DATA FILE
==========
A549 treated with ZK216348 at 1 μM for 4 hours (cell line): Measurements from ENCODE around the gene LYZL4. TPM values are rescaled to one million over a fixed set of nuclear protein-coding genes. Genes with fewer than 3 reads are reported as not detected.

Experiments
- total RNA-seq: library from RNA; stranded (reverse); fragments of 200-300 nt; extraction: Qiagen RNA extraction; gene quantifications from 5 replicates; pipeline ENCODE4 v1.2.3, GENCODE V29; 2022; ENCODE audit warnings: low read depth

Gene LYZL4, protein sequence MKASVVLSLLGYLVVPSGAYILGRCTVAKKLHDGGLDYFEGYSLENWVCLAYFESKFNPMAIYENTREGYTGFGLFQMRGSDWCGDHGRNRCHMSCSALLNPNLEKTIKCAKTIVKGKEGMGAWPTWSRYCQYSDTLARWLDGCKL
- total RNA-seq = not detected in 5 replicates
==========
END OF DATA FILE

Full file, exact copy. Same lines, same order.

A549 treated with ZK216348 at 1 μM for 4 hours (cell line): Measurements from ENCODE around the gene LYZL4. TPM values are rescaled to one million over a fixed set of nuclear protein-coding genes. Genes with fewer than 3 reads are reported as not detected.

Experiments
- total RNA-seq: library from RNA; stranded (reverse); fragments of 200-300 nt; extraction: Qiagen RNA extraction; gene quantifications from 5 replicates; pipeline ENCODE4 v1.2.3, GENCODE V29; 2022; ENCODE audit warnings: low read depth

Gene LYZL4, protein sequence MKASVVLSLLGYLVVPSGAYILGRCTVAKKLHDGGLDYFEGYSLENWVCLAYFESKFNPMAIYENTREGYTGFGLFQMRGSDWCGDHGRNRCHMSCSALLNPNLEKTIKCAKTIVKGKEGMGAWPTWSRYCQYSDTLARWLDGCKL
- total RNA-seq = not detected in 5 replicates